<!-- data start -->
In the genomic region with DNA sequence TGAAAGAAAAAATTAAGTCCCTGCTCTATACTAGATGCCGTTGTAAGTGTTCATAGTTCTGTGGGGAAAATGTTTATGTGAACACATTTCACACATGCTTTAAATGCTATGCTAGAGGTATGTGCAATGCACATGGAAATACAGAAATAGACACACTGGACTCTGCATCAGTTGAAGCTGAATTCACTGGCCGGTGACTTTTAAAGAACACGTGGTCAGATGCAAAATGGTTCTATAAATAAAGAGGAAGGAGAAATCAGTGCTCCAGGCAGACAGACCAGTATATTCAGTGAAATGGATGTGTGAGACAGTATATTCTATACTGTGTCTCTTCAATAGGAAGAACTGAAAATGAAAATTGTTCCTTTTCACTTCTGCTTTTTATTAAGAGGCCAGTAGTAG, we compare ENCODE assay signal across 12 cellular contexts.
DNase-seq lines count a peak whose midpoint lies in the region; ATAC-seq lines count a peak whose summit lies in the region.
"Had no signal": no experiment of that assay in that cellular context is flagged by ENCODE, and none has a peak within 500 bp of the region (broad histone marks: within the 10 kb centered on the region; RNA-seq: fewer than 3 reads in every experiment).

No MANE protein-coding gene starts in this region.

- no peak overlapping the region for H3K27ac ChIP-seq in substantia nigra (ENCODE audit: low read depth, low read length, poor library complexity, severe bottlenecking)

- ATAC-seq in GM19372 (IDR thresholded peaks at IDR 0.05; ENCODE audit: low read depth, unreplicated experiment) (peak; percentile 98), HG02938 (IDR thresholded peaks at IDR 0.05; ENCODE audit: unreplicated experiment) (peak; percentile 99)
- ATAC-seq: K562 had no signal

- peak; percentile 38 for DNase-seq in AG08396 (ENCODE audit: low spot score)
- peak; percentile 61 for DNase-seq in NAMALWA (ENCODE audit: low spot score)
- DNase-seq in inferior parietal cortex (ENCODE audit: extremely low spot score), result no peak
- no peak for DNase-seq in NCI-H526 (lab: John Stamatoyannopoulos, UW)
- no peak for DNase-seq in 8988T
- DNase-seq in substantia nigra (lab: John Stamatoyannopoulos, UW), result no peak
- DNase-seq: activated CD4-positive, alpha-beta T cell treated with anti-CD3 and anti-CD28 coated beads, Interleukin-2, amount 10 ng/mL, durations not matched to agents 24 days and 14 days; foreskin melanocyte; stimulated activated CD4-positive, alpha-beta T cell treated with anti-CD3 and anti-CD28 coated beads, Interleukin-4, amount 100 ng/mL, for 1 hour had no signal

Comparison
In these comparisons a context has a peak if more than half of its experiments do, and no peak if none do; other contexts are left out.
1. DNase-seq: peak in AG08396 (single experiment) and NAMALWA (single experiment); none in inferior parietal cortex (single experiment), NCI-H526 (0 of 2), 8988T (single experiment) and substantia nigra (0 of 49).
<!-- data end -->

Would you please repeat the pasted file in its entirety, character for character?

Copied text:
In the genomic region with DNA sequence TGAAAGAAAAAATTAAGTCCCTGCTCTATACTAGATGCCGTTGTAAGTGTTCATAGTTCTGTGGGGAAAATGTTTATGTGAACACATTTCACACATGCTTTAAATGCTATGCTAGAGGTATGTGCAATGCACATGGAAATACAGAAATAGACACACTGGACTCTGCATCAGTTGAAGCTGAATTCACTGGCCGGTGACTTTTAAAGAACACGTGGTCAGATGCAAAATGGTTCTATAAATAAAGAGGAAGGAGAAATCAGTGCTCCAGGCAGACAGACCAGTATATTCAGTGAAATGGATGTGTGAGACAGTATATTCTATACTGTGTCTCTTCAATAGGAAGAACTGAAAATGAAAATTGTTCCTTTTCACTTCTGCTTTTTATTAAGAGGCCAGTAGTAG, we compare ENCODE assay signal across 12 cellular contexts.
DNase-seq lines count a peak whose midpoint lies in the region; ATAC-seq lines count a peak whose summit lies in the region.
"Had no signal": no experiment of that assay in that cellular context is flagged by ENCODE, and none has a peak within 500 bp of the region (broad histone marks: within the 10 kb centered on the region; RNA-seq: fewer than 3 reads in every experiment).

No MANE protein-coding gene starts in this region.

- no peak overlapping the region for H3K27ac ChIP-seq in substantia nigra (ENCODE audit: low read depth, low read length, poor library complexity, severe bottlenecking)

- ATAC-seq in GM19372 (IDR thresholded peaks at IDR 0.05; ENCODE audit: low read depth, unreplicated experiment) (peak; percentile 98), HG02938 (IDR thresholded peaks at IDR 0.05; ENCODE audit: unreplicated experiment) (peak; percentile 99)
- ATAC-seq: K562 had no signal

- peak; percentile 38 for DNase-seq in AG08396 (ENCODE audit: low spot score)
- peak; percentile 61 for DNase-seq in NAMALWA (ENCODE audit: low spot score)
- DNase-seq in inferior parietal cortex (ENCODE audit: extremely low spot score), result no peak
- no peak for DNase-seq in NCI-H526 (lab: John Stamatoyannopoulos, UW)
- no peak for DNase-seq in 8988T
- DNase-seq in substantia nigra (lab: John Stamatoyannopoulos, UW), result no peak
- DNase-seq: activated CD4-positive, alpha-beta T cell treated with anti-CD3 and anti-CD28 coated beads, Interleukin-2, amount 10 ng/mL, durations not matched to agents 24 days and 14 days; foreskin melanocyte; stimulated activated CD4-positive, alpha-beta T cell treated with anti-CD3 and anti-CD28 coated beads, Interleukin-4, amount 100 ng/mL, for 1 hour had no signal

Comparison
In these comparisons a context has a peak if more than half of its experiments do, and no peak if none do; other contexts are left out.
1. DNase-seq: peak in AG08396 (single experiment) and NAMALWA (single experiment); none in inferior parietal cortex (single experiment), NCI-H526 (0 of 2), 8988T (single experiment) and substantia nigra (0 of 49).